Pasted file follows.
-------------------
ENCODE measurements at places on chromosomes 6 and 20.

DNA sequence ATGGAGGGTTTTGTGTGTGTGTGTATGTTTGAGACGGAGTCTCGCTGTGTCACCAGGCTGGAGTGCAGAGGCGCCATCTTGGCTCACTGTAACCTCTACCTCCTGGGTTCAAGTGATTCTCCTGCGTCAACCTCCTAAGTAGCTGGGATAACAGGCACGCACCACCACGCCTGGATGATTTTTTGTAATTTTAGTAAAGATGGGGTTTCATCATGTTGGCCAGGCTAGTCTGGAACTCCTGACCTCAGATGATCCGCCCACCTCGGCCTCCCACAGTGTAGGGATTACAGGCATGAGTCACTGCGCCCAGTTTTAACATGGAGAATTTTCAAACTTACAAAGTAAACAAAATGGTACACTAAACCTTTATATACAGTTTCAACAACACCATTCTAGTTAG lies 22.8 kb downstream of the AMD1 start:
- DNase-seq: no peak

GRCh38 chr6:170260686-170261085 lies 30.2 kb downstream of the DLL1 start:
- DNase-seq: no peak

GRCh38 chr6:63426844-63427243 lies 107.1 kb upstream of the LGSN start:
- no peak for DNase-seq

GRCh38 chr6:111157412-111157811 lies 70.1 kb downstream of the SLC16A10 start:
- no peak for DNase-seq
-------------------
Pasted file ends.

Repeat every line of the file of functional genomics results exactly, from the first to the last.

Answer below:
ENCODE measurements at places on chromosomes 6 and 20.

DNA sequence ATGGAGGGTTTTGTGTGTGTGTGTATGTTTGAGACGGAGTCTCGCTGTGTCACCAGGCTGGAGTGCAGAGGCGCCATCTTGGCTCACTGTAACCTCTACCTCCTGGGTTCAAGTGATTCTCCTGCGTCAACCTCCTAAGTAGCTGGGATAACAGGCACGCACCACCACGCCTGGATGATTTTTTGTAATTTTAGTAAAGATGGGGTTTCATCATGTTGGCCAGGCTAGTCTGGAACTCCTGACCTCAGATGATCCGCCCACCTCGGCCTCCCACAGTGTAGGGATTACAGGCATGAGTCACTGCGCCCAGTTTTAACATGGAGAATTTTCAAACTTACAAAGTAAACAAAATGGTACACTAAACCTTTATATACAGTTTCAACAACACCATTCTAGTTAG lies 22.8 kb downstream of the AMD1 start:
- DNase-seq: no peak

GRCh38 chr6:170260686-170261085 lies 30.2 kb downstream of the DLL1 start:
- DNase-seq: no peak

GRCh38 chr6:63426844-63427243 lies 107.1 kb upstream of the LGSN start:
- no peak for DNase-seq

GRCh38 chr6:111157412-111157811 lies 70.1 kb downstream of the SLC16A10 start:
- no peak for DNase-seq